Note: If your project requires street improvements, SDOT may require you to submit plans to them at least 5 days before your permit intake appointment. We will not accept your project at intake if you haven't submitted these plans.

Request a pre-submittal conference. You need to attend a construction pre-submittal conference for high-rises and buildings with atriums. We also recommend pre-submittal conferences for complex projects, including buildings with unusual structural systems, work in environmentally critical areas (ECA) or shorelines, or zoning complications. One-hour pre-submittal conference fees vary depending on the type of conference selected.

Apply for exemptions. You may need an exemption if your project is located in an environmentally critical area or near the shoreline.

Prepare your plans. Plans should be to scale and easy to read and microfilm.

Complete forms.

Coordinate with other agencies. You may need permits or approvals from other agencies. These are the most common agencies you may need to work with for your permit type:

3. Submit Plans

Get your project screened. We screen your application to make sure it is ready to submit. Screening is available on a walk-in basis at the Applicant Services Center.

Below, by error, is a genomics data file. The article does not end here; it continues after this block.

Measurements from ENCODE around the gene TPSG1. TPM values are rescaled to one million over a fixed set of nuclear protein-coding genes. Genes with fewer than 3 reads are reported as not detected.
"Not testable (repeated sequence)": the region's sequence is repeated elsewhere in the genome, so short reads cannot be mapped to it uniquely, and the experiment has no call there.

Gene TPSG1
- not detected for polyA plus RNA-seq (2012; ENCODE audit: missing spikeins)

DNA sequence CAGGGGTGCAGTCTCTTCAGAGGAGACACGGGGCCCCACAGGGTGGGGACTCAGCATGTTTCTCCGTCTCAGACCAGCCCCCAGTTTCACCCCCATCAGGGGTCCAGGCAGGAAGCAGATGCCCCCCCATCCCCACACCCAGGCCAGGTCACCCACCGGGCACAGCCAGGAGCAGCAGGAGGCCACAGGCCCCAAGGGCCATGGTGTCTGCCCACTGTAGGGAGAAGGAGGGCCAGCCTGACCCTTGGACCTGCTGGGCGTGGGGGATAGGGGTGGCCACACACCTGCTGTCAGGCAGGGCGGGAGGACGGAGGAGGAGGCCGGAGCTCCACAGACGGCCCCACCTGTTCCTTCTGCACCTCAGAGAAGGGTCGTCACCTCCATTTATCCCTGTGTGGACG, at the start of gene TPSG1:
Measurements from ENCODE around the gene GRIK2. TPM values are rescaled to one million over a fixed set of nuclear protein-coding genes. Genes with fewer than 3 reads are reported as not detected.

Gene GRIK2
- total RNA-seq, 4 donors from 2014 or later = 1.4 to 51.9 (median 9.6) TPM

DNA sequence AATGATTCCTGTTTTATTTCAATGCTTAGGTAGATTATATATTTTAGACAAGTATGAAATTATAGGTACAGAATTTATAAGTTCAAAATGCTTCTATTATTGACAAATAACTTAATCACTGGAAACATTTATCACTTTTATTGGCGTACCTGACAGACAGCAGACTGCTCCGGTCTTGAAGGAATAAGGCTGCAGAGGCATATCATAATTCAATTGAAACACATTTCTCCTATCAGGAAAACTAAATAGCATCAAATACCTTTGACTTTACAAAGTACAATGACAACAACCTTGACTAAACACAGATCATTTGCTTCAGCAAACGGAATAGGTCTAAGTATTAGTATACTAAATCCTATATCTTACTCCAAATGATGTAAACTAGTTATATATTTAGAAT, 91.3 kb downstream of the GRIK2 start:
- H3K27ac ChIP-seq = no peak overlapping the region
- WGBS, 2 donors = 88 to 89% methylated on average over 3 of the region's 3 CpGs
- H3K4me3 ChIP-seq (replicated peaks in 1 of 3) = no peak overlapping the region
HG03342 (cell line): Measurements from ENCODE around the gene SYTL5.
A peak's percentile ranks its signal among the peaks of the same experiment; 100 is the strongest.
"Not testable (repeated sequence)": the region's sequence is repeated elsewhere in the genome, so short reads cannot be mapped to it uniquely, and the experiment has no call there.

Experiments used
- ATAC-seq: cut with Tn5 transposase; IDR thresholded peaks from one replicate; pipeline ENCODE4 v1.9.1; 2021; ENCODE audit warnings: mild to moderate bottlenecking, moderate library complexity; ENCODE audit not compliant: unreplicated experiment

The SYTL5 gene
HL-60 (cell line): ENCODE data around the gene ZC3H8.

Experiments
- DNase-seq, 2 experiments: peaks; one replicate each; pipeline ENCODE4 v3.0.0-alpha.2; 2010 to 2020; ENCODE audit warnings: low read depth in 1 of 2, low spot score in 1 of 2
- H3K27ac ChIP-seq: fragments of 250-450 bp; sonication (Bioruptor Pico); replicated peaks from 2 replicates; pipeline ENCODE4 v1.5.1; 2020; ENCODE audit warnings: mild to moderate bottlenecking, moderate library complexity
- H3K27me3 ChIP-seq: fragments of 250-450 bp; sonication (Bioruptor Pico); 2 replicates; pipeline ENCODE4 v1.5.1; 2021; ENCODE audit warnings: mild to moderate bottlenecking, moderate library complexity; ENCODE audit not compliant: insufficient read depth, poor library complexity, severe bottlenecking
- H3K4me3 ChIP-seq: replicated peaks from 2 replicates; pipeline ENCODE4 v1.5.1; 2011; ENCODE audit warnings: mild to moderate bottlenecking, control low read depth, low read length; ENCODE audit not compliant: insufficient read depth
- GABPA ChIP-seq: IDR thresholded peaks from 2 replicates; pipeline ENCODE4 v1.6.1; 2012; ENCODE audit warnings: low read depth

Schedule an intake appointment. Call (206) 684-8850 to schedule an intake appointment at the Applicant Services Center, or schedule an electronic appointment. You may schedule an appointment without screening if you are a consistently prepared applicant with a rating of 80 percent or better.

Pay fees. Approximately 75 percent of your permit fees are due at intake. Fees are calculated based on your project value.

Make corrections and resubmit your plans. Your project reviewer will send you a corrections letter if changes are needed.

4. Get Permit

Pay fees. You will need to pay all outstanding fees to pick up or print your permit.

Pick up or print permit. You will be contacted when your plans are approved. You can pick up your permit and approved plans at the permit issuance counter in the Applicant Service Center. If you submitted your plans electronically, you can print your permit and approved plans from your DPD Project Portal.

Display your permit. Place your permit in a visible location on the project site.

Get related permits. You may need to get additional permits or approvals from other departments.

5. Schedule Inspection

Request an inspection. See the construction inspections page for when to call us and how to schedule your inspection.

Get special inspections. If we assigned special inspections as part of your permit, some parts of your project will need to be inspected during construction. See the special inspections page for more details.

6. Complete Project

Receive your certificate of occupancy.

Close out Special Inspections for your project. See the Special Inspections page for information on how to submit a final letter to us for review.

Close your permit. After passing the final inspection, your permit information will be archived in our electronic document management system.

What Do You Want To Do?